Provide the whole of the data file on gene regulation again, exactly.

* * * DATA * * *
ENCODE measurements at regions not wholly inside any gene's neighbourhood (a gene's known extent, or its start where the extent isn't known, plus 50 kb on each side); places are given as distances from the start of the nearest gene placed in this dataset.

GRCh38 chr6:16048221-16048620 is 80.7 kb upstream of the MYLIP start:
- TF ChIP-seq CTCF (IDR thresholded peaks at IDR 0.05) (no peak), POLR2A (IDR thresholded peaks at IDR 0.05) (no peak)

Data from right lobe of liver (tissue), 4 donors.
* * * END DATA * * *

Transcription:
ENCODE measurements at regions not wholly inside any gene's neighbourhood (a gene's known extent, or its start where the extent isn't known, plus 50 kb on each side); places are given as distances from the start of the nearest gene placed in this dataset.

GRCh38 chr6:16048221-16048620 is 80.7 kb upstream of the MYLIP start:
- TF ChIP-seq CTCF (IDR thresholded peaks at IDR 0.05) (no peak), POLR2A (IDR thresholded peaks at IDR 0.05) (no peak)

Data from right lobe of liver (tissue), 4 donors.